Data from the 2017 NHTS shows a statistically significant increase in the percent of walking trips attributed to people over 65 years of age. The percentage of walking trips by people over 65 years of age rose from 8.8% in 2009 to 13.8% in 2017. 18 This increase was greater than the increase in the share of the U.S. population that is aged 65 years or older, which increased from 13.1% in the 2010 Census to 14.5% in the 2016 1-year ACS estimate. 19  

After increasing between 2001 and 2009, the percentage of bicycling trips attributable to people over 65 years of age did not change significantly between 2009 and 2017, staying stable at 6% of all bicycling trips according to the NHTS. 20

Low-Income Households Bicycling, Walking, & Using Transit

FIGURE 1.2.6 – PERCENT OF BIKING, WALKING, & TRANSIT TRIPS BY PEOPLE FROM HOUSEHOLDS WITH INCOME OF LESS THAN $25,000 PER YEAR

According to the 2017 NHTS, the proportion of bicycling and walking trips made by people from households with low incomes (incomes of less than $25,000 per year) is similar or slightly more than the percentage of total population from those households (21.2% according to the 2016 ACS) . Although people from low-income households represented significantly smaller proportion of transit trips in 2017 compared to 2009, they are still over-represented among transit users.

Data from the Census Bureau has suggested that bicycling and walking are much more common as a means of commute to work at lower income levels. The proportion of workers who walk or bike to work is progressively lower across income categories, up to about $100,000 per year, beyond which the prevalence is fairly stable or slightly higher at very high-income levels.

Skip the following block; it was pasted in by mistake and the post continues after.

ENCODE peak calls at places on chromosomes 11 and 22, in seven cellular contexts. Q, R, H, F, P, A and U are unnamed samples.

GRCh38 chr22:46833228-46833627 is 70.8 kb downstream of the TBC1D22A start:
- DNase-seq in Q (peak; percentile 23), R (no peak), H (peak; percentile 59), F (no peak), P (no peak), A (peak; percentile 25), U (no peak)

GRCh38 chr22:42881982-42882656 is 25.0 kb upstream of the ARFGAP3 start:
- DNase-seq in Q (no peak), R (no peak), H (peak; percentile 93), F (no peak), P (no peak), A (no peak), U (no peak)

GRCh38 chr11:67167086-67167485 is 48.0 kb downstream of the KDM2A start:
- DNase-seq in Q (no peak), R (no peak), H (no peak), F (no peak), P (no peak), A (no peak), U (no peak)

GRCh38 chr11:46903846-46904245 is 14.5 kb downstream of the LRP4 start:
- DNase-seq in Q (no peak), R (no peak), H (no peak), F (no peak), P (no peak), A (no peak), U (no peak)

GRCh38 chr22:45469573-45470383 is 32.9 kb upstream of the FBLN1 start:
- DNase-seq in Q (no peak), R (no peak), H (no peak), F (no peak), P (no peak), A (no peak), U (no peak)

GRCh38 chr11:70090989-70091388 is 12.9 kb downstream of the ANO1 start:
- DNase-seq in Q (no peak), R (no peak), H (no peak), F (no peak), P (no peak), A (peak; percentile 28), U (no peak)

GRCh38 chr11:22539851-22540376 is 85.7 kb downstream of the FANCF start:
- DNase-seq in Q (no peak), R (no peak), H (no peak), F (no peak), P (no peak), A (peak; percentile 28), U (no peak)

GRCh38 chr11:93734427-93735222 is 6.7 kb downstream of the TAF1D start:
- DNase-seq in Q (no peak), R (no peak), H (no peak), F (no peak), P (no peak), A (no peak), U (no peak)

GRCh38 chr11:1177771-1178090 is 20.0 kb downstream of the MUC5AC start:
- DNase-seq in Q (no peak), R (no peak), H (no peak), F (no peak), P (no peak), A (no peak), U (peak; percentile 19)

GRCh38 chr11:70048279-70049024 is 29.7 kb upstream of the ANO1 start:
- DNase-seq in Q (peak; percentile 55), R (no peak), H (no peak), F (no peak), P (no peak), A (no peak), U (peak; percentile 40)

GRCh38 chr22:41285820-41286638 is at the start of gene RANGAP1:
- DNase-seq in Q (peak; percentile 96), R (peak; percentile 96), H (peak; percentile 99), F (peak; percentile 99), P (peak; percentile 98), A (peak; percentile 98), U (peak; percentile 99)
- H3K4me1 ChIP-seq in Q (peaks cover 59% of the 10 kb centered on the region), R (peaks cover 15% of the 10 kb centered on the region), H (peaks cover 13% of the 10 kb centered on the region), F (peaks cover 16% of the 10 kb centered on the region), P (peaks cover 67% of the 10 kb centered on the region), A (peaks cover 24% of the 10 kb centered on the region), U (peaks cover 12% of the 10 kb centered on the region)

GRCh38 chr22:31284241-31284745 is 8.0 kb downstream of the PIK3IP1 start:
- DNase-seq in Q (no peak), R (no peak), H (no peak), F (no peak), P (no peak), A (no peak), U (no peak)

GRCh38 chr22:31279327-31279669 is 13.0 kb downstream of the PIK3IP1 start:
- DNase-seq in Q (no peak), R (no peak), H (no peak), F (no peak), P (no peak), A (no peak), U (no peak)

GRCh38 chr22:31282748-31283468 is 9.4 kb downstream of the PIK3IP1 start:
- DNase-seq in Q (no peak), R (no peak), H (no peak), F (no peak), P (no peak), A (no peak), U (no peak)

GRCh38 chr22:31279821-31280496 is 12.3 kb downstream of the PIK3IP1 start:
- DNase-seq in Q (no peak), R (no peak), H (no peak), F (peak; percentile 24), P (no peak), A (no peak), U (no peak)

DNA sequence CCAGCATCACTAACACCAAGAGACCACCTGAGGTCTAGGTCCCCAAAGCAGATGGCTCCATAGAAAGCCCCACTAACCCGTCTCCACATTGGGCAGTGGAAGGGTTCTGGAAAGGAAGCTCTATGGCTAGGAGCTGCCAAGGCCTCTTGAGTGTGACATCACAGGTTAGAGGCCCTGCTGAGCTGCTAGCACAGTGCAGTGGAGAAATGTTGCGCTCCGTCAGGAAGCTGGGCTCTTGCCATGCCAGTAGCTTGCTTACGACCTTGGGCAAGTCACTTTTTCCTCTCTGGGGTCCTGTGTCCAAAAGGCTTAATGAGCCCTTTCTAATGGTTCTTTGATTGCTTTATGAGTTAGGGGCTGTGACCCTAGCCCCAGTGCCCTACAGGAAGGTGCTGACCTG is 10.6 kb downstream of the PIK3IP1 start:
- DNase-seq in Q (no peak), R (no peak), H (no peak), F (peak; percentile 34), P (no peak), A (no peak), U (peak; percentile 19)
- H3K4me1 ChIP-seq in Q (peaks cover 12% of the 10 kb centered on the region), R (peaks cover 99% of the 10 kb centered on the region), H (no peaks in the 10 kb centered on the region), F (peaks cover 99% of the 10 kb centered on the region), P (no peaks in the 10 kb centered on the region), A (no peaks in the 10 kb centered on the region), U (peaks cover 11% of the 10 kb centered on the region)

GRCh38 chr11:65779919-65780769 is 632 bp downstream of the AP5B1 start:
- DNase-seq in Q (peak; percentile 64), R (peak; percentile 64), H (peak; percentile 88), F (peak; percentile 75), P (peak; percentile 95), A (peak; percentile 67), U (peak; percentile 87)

FIGURE 1.2.7b – WALKING TO WORK BY HOUSEHOLD INCOME: 2008-2012
FIGURE 1.2.7a – BIKING TO WORK BY HOUSEHOLD INCOME: 2008-2012

Footnote 21

Bicycling & Walking by People of Color

FIGURE 1.2.8 – PERCENT OF BIKING & WALKING TRIPS BY PEOPLE OF COLOR

Footnote 22

FIGURE 1.2.9 – RATES OF BIKING & WALKING TO WORK BY RACE & ETHNICITY, 2008-2012

According to the 2010 Census, about 28% of the United States population is non-White. 23 Data from NHTS suggests people of color account for a smaller proportion of bicycle trips (about 19%) than their population share would suggest if all races and ethnicities bicycled at the same rate. For walking, people of color make about 26% of trips, which is closer to their population share. This suggests an opportunity to increase biking as a transportation option among people of color.